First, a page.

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The Collegian

The Student News Site of Tarrant County College

The Collegian

The Student News Site of Tarrant County College

The Collegian

Movie Review-Children of Men

Clive Owen stars as Theo, who must escort an African refugee from a police state to a vessel that will transport her to a safe area in Children of Men, a sci-fi thriller in which women have become infertile.  Photo courtesy Universal Studios
Clive Owen stars as Theo, who must escort an African refugee from a police state to a vessel that will transport her to a safe area in Children of Men, a sci-fi thriller in which women have become infertile. Photo courtesy Universal Studios

By Sara Pintilie/reporter

Clive Owen stars as Theo, who must escort an African refugee from a police state to a vessel that will transport her to a safe area in Children of Men, a sci-fi thriller in which women have become infertile.  Photo courtesy Universal Studios
Clive Owen stars as Theo, who must escort an African refugee from a police state to a vessel that will transport her to a safe area in Children of Men, a sci-fi thriller in which women have become infertile. Photo courtesy Universal Studios

In 2027, women are infertile.

They have been for nine years, and the youngest person in the world, at the age of 18 years, four months, 16 hours and eight minutes, has just died.

This is the bleak dystopian future depicted beautifully in Children of Men.

Loosely based on the P.D. James novel, the film takes a harrowing journey into England’s future through the eyes of Theo, a chain-smoking, flask-toting bureaucrat (Sin City and Inside Man’s Clive Owen).

His only friend is Jasper (Dirty Rotten Scoundrels and Batman Begins’ Michael Caine), a political cartoonist past his prime.

Theo lives his life in a colorless, vodka-induced blur until his is kidnapped by the Fishes, a rebel underground group.

The head of the group, his ex-wife Julian, offers him money to get papers to transport an African refugee Kee (Claire-Hope Ashitey).

He reluctantly agrees and accompanies the girl. In the midst of their travels, Theo learns Kee is more than a refugee. She is pregnant.

Their mission is to get Kee across the police state that was England to the coast so she can board the supposed Human Project vessel Tomorrow.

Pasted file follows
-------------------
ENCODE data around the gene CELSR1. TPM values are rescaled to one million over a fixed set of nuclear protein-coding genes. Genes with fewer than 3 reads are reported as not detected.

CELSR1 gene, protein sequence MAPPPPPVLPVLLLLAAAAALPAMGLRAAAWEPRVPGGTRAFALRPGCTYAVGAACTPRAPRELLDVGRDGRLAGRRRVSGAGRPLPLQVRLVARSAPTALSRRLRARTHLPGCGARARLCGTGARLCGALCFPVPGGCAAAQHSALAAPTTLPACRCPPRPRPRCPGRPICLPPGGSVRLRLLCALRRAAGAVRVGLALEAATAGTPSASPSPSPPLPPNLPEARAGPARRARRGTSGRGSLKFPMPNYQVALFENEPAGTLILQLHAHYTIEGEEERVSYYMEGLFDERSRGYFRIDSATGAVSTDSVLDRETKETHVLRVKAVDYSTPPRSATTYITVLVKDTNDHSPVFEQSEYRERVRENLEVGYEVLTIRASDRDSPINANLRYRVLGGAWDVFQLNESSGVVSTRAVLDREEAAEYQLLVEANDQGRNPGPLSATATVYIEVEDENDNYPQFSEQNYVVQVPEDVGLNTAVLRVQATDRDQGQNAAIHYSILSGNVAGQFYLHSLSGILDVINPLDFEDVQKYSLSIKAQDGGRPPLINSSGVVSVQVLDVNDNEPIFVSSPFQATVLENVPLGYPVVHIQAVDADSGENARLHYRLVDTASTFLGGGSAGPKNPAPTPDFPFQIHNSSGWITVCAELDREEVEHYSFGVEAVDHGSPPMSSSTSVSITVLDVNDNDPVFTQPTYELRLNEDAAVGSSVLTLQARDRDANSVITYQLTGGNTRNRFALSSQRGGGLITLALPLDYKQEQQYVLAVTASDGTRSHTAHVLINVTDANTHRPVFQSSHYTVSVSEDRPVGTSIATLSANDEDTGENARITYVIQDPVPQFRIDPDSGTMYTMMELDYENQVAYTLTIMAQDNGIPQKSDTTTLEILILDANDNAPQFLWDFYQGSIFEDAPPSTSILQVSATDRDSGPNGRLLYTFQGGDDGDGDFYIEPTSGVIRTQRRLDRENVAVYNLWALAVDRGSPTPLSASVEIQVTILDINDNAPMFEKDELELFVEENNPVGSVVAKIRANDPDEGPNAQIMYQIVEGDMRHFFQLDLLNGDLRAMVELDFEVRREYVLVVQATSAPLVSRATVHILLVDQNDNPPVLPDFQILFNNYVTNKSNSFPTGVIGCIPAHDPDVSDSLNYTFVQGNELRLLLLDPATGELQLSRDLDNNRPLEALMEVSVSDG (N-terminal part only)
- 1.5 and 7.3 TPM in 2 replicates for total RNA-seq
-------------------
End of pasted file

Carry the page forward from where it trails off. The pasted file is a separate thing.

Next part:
Alfonso Cuarón (Harry Potter and the Prisoner of Azakban) is one my personal favorites as a director.

His body of work is unique in Tinseltown, and his directorial touch gives his films an intensity that cannot be reproduced.

He even had a hand in my new favorite movie, Pan’s Labyrinth (he helped produce).

Cuarón does an amazing job depicting the bleak future of Children of Men.

The film is never over the top, and it is almost unsettling because the audience can actually believe this situation could happen in 20 years.

It would have been easy to lead this film in an unrealistic direction, but fortunately, Cuarón’s directing keeps the momentum going without overreactions from the actors.

Cuarón’s dark vision and wonderful visual sense take on the movie’s bleak tone.

He gives it an engerizing undertone that keeps the audience watching in awe.

Owen was a great choice for the leading everyday man.

He has a certain hapless suave that works for the film.

Caine is fantastic, even as a hippie who lives in a secluded place and illegally sells pot. Caine is often underrated as an actor, and this film brings him to the forefront as an accomplished performer.

Chiwetel Ejiofor (Kinky Boots, Dirty Pretty Things), Charlie Hunnam (Green Street Hooligans) and Julianne Moore (The Hours) create a strong, well-rounded supporting cast.

I give this movie four and a half stars out of five.

Though Children of Men didn’t get the best picture nomination it deserves, probably because of its sci-fi tag, it did get love in the cinematography, editing and adapted screenplay categories.

Children of Men got its name from Psalm 90:3: “Thou turnest man to destruction; and sayest, Return, ye children of men.”

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